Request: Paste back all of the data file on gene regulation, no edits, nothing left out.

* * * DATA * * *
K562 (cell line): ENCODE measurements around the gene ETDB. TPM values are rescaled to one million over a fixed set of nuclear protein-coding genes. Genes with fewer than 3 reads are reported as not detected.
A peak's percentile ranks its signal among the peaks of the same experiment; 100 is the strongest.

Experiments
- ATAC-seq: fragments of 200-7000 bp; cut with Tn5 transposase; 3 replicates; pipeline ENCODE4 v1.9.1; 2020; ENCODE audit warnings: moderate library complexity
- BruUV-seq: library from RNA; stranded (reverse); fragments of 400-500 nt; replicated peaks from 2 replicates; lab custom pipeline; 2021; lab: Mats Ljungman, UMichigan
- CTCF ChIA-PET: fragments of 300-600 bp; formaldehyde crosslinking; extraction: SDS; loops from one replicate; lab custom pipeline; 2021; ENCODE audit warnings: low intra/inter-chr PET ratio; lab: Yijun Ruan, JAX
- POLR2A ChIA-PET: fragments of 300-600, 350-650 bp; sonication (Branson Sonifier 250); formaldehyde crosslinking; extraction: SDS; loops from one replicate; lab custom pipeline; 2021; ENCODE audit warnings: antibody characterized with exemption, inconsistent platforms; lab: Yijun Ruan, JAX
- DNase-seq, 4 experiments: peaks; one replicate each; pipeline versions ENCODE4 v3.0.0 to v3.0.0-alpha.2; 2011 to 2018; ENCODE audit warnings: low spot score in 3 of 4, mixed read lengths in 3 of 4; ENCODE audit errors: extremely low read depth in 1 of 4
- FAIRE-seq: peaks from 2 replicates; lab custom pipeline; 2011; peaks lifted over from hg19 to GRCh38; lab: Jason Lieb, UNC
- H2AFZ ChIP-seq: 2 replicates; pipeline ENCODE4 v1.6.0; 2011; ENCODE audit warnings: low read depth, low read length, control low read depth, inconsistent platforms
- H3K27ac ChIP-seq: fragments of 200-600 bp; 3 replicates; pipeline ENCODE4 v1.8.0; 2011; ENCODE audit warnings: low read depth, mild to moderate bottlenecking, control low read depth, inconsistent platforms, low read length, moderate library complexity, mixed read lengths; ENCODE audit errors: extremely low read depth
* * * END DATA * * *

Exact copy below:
K562 (cell line): ENCODE measurements around the gene ETDB. TPM values are rescaled to one million over a fixed set of nuclear protein-coding genes. Genes with fewer than 3 reads are reported as not detected.
A peak's percentile ranks its signal among the peaks of the same experiment; 100 is the strongest.

Experiments
- ATAC-seq: fragments of 200-7000 bp; cut with Tn5 transposase; 3 replicates; pipeline ENCODE4 v1.9.1; 2020; ENCODE audit warnings: moderate library complexity
- BruUV-seq: library from RNA; stranded (reverse); fragments of 400-500 nt; replicated peaks from 2 replicates; lab custom pipeline; 2021; lab: Mats Ljungman, UMichigan
- CTCF ChIA-PET: fragments of 300-600 bp; formaldehyde crosslinking; extraction: SDS; loops from one replicate; lab custom pipeline; 2021; ENCODE audit warnings: low intra/inter-chr PET ratio; lab: Yijun Ruan, JAX
- POLR2A ChIA-PET: fragments of 300-600, 350-650 bp; sonication (Branson Sonifier 250); formaldehyde crosslinking; extraction: SDS; loops from one replicate; lab custom pipeline; 2021; ENCODE audit warnings: antibody characterized with exemption, inconsistent platforms; lab: Yijun Ruan, JAX
- DNase-seq, 4 experiments: peaks; one replicate each; pipeline versions ENCODE4 v3.0.0 to v3.0.0-alpha.2; 2011 to 2018; ENCODE audit warnings: low spot score in 3 of 4, mixed read lengths in 3 of 4; ENCODE audit errors: extremely low read depth in 1 of 4
- FAIRE-seq: peaks from 2 replicates; lab custom pipeline; 2011; peaks lifted over from hg19 to GRCh38; lab: Jason Lieb, UNC
- H2AFZ ChIP-seq: 2 replicates; pipeline ENCODE4 v1.6.0; 2011; ENCODE audit warnings: low read depth, low read length, control low read depth, inconsistent platforms
- H3K27ac ChIP-seq: fragments of 200-600 bp; 3 replicates; pipeline ENCODE4 v1.8.0; 2011; ENCODE audit warnings: low read depth, mild to moderate bottlenecking, control low read depth, inconsistent platforms, low read length, moderate library complexity, mixed read lengths; ENCODE audit errors: extremely low read depth